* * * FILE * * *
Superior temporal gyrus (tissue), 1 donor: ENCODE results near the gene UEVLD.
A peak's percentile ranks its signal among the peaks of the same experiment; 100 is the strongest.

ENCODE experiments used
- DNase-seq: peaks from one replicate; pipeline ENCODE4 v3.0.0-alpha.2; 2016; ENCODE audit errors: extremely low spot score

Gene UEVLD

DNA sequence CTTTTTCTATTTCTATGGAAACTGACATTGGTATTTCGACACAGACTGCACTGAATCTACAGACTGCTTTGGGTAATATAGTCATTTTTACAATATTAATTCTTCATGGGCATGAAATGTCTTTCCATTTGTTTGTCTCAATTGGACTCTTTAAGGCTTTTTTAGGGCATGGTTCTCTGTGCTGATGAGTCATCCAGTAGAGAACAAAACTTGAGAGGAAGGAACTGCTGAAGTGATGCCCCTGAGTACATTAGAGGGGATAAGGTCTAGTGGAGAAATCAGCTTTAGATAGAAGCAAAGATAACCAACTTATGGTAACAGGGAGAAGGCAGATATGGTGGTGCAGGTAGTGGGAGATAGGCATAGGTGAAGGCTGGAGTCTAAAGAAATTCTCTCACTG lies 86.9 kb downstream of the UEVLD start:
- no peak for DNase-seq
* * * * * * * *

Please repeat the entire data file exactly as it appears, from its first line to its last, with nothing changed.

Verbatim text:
Superior temporal gyrus (tissue), 1 donor: ENCODE results near the gene UEVLD.
A peak's percentile ranks its signal among the peaks of the same experiment; 100 is the strongest.

ENCODE experiments used
- DNase-seq: peaks from one replicate; pipeline ENCODE4 v3.0.0-alpha.2; 2016; ENCODE audit errors: extremely low spot score

Gene UEVLD

DNA sequence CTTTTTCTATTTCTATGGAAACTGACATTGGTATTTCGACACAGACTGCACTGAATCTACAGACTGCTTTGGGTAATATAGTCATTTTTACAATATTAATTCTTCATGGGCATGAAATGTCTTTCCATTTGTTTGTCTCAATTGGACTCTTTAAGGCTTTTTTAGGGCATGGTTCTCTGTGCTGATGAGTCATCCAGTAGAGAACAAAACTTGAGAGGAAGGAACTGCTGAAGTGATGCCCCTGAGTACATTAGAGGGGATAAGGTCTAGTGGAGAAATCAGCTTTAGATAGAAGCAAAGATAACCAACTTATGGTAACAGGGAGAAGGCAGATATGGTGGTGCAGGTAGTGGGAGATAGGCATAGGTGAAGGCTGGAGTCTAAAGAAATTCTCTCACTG lies 86.9 kb downstream of the UEVLD start:
- no peak for DNase-seq